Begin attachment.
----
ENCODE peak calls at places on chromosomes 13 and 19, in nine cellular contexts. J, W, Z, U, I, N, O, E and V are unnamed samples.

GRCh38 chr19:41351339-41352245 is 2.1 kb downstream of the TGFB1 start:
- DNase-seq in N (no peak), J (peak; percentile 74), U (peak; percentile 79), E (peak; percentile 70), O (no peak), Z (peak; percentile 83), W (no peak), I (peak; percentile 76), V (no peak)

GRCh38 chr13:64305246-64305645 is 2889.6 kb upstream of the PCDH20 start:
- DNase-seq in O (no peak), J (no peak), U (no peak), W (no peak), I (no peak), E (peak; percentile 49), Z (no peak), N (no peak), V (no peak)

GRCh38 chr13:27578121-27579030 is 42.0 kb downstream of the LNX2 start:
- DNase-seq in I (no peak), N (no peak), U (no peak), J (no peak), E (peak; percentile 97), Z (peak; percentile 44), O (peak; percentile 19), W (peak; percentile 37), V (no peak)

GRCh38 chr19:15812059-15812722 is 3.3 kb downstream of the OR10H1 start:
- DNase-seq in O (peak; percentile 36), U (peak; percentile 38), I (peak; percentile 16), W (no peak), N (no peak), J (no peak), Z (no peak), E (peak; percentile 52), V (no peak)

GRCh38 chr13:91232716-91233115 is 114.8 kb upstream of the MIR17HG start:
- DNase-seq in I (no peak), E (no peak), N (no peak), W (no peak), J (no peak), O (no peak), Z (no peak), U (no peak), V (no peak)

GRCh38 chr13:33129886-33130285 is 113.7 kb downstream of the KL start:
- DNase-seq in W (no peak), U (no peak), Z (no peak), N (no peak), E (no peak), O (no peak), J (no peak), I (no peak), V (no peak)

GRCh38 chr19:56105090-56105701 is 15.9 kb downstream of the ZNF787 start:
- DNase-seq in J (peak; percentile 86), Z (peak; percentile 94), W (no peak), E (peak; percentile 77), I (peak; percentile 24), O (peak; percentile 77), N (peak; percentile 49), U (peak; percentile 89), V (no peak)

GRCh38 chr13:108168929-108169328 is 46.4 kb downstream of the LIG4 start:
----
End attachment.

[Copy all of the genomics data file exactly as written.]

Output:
ENCODE peak calls at places on chromosomes 13 and 19, in nine cellular contexts. J, W, Z, U, I, N, O, E and V are unnamed samples.

GRCh38 chr19:41351339-41352245 is 2.1 kb downstream of the TGFB1 start:
- DNase-seq in N (no peak), J (peak; percentile 74), U (peak; percentile 79), E (peak; percentile 70), O (no peak), Z (peak; percentile 83), W (no peak), I (peak; percentile 76), V (no peak)

GRCh38 chr13:64305246-64305645 is 2889.6 kb upstream of the PCDH20 start:
- DNase-seq in O (no peak), J (no peak), U (no peak), W (no peak), I (no peak), E (peak; percentile 49), Z (no peak), N (no peak), V (no peak)

GRCh38 chr13:27578121-27579030 is 42.0 kb downstream of the LNX2 start:
- DNase-seq in I (no peak), N (no peak), U (no peak), J (no peak), E (peak; percentile 97), Z (peak; percentile 44), O (peak; percentile 19), W (peak; percentile 37), V (no peak)

GRCh38 chr19:15812059-15812722 is 3.3 kb downstream of the OR10H1 start:
- DNase-seq in O (peak; percentile 36), U (peak; percentile 38), I (peak; percentile 16), W (no peak), N (no peak), J (no peak), Z (no peak), E (peak; percentile 52), V (no peak)

GRCh38 chr13:91232716-91233115 is 114.8 kb upstream of the MIR17HG start:
- DNase-seq in I (no peak), E (no peak), N (no peak), W (no peak), J (no peak), O (no peak), Z (no peak), U (no peak), V (no peak)

GRCh38 chr13:33129886-33130285 is 113.7 kb downstream of the KL start:
- DNase-seq in W (no peak), U (no peak), Z (no peak), N (no peak), E (no peak), O (no peak), J (no peak), I (no peak), V (no peak)

GRCh38 chr19:56105090-56105701 is 15.9 kb downstream of the ZNF787 start:
- DNase-seq in J (peak; percentile 86), Z (peak; percentile 94), W (no peak), E (peak; percentile 77), I (peak; percentile 24), O (peak; percentile 77), N (peak; percentile 49), U (peak; percentile 89), V (no peak)

GRCh38 chr13:108168929-108169328 is 46.4 kb downstream of the LIG4 start: